Alzheimer’s patients are generally perceived as being weak, helpless, closed off and destroyed by the disease.
And the devastating effects that the disease has do not end with the patient. Even the patients’ caregivers may have unfortunate reactions. They may develop a deep depression once the diagnosis is made, despondence, or grief when thinking of what’s to come and realizing that fate’s plans for them and their own plans differed.
They may exhibit anger directed at the situation itself, anger directed at God, or even anger directed at the person diagnosed with Alzheimer’s. They may also abandon any hope they have of finding a life partner.
If the general perception is to be believed, Alzheimer’s disease is a grim illness that affects not only the patient, but also their loved ones. However several field experts have published books shinning an entirely new light on the subject. Their intention is not to underestimate the severity of the disease but to clarify that Alzheimer’s patients are still affected by the things happening around them and are still capable of enjoying life.
In The Best Friends Approach to Alzheimer’s Care, David Troxel and Virginia Bell wrote that people pay too much attention to “the ‘tragic side’ of Alzheimer’s disease”. This can cause caretakers to not offer their loved ones the best care and abandon all hope of connecting with them.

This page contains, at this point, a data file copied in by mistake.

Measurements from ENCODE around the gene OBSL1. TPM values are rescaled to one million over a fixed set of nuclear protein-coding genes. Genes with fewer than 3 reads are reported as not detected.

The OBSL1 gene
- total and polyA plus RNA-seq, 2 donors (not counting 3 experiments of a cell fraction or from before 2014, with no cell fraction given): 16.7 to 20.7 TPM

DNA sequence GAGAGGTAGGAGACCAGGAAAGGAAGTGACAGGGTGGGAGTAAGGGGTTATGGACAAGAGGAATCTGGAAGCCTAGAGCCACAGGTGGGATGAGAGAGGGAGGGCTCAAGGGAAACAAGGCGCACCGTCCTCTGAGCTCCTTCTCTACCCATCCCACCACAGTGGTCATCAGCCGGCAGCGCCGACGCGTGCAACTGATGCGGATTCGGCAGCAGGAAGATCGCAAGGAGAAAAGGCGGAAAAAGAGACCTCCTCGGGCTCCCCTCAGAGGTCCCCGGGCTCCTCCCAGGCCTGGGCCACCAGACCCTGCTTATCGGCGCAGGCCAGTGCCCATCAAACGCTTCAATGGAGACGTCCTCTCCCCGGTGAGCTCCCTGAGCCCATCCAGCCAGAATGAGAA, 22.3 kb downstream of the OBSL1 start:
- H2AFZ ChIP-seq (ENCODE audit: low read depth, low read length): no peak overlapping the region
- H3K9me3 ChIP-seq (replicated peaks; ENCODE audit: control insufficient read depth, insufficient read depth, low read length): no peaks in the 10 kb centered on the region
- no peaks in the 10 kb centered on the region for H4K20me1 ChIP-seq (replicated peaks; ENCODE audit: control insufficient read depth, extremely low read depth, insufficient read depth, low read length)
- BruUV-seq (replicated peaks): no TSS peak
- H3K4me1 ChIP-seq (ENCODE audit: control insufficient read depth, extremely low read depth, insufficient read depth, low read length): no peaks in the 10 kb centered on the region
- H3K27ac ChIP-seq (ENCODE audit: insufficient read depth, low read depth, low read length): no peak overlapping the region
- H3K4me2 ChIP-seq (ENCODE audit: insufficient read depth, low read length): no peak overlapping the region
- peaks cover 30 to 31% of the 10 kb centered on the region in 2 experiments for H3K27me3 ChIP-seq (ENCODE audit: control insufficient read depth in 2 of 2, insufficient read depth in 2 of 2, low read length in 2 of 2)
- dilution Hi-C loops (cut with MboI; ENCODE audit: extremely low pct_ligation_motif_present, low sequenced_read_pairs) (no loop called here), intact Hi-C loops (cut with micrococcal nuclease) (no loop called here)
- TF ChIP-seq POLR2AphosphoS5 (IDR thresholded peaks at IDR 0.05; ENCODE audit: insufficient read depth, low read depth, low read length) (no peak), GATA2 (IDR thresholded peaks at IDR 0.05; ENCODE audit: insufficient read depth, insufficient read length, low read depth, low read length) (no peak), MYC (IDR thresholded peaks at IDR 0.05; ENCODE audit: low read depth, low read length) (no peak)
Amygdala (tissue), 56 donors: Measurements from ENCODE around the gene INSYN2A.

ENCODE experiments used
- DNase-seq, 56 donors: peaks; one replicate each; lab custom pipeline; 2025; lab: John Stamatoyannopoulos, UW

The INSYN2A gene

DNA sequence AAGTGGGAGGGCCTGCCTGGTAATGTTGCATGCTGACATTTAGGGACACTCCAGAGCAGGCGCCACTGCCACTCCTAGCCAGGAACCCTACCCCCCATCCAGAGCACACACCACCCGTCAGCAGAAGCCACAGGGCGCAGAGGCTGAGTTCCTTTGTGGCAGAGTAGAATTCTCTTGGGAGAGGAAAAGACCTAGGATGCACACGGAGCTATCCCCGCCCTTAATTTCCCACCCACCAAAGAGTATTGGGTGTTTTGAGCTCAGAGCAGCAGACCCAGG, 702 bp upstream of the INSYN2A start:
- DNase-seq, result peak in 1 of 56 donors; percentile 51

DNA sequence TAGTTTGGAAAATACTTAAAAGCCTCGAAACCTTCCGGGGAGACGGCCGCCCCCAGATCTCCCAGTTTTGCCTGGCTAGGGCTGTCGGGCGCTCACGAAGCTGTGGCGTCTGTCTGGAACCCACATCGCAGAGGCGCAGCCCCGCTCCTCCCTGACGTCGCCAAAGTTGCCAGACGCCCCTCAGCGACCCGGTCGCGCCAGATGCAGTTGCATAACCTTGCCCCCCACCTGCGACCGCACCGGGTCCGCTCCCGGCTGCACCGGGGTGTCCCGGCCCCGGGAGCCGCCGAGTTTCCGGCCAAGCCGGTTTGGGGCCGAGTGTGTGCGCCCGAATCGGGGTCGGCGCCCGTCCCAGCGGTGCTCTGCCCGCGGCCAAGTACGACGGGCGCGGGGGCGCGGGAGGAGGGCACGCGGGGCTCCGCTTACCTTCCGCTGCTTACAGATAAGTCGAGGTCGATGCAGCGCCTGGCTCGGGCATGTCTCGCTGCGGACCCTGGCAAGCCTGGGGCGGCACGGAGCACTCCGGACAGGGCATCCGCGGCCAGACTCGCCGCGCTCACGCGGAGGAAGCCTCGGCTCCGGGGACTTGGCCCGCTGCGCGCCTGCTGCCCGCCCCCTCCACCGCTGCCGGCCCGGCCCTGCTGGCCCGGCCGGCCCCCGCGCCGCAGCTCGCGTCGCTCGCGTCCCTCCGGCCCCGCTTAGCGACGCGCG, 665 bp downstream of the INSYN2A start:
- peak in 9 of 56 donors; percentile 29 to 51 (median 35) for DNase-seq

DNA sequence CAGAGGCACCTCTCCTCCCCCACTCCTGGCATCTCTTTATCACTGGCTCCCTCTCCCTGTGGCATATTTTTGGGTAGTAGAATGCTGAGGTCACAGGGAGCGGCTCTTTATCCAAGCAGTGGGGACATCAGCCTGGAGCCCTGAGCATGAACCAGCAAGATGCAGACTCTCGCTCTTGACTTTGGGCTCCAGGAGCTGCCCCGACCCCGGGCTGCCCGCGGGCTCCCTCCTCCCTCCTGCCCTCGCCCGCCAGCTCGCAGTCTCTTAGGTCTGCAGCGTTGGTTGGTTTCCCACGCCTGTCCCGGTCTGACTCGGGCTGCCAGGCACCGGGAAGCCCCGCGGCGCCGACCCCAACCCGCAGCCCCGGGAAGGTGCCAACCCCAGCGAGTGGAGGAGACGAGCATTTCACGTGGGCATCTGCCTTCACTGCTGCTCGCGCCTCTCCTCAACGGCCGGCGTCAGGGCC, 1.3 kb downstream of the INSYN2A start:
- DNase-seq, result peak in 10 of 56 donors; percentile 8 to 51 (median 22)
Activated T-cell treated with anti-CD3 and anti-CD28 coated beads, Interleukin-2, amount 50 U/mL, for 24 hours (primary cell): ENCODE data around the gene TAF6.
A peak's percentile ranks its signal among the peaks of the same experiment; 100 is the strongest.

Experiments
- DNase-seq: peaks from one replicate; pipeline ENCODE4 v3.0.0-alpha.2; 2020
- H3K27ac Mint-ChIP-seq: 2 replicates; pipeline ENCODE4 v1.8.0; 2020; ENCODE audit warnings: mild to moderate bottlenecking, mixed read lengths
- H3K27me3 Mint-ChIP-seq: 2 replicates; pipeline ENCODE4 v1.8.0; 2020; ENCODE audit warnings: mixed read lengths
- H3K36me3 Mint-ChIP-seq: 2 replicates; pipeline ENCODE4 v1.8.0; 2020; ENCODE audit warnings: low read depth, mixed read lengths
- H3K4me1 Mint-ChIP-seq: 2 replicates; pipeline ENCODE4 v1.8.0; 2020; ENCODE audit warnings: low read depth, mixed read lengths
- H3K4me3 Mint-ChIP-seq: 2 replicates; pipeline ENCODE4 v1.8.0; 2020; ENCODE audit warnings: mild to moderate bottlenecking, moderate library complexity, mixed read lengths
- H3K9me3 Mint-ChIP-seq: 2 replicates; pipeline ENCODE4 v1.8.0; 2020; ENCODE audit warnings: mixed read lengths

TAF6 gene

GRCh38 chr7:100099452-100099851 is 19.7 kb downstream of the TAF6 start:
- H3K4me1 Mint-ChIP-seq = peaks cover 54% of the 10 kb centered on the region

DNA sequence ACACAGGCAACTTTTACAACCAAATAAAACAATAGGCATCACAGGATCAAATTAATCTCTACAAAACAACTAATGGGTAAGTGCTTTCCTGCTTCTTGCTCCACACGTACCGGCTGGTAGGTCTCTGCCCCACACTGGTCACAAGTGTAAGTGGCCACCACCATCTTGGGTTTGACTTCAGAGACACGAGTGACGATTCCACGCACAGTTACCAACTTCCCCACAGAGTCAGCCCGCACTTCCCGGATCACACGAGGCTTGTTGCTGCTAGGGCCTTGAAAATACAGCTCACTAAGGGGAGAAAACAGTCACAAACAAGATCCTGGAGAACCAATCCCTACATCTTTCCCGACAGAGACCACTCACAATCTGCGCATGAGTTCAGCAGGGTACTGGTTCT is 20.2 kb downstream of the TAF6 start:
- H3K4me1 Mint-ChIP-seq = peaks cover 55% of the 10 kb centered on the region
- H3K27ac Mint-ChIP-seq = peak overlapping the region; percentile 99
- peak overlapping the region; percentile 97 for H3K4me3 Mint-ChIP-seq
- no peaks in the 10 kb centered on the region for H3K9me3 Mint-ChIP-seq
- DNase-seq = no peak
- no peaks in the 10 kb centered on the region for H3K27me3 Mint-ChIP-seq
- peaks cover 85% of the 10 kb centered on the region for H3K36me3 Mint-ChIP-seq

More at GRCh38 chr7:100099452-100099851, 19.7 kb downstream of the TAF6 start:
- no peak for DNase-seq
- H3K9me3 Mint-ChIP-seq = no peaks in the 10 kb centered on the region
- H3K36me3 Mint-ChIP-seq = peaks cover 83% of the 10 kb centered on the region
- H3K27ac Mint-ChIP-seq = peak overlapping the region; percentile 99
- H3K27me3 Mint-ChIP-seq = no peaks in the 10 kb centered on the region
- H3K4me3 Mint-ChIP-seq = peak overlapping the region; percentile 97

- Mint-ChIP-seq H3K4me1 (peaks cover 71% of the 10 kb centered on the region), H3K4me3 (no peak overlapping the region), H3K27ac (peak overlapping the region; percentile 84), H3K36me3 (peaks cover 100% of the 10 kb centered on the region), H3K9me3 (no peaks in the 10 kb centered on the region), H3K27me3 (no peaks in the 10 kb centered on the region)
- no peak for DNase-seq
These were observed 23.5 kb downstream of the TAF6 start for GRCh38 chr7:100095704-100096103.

Teepa Snow, nationally renowned Alzheimer’s caregiving expert, gave a statement echoing the same feeling. She said that “Almost all people with dementia, even those in the later stages of the disease, can enjoy life if they have the right support and environment”.
In Creating Moments of Joy: A Journal for Caregivers, Jolene Brackey spoke about the issues as well. She said that she has a vision and that she hopes it will one day become real. That people will soon start to see past the challenges of Alzheimer’s and direct their efforts towards creating moments of joy for Alzheimer’s patients.
She explained that while it is impossible for caregivers to create a perfectly wonderful day for Alzheimer’s patients, they can certainly create perfectly wonderful moments that “put smiles on their faces, a twinkle in their eyes, or trigger [pleasant] memories”.
Tom Brenner, Alzheimer’s caregiving expert who along with his wife, Karen, teaches family members as well as professionals and medical staff how to look after Alzheimer’s patients, gave a statement on his own saying that a patient’s enjoyment of life is partly based on their loved ones enjoyment of them.
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Update: We kindly thank Dr. Marie Marley, PhD. for the inspiration for the detailed information in her article on Huffington Post.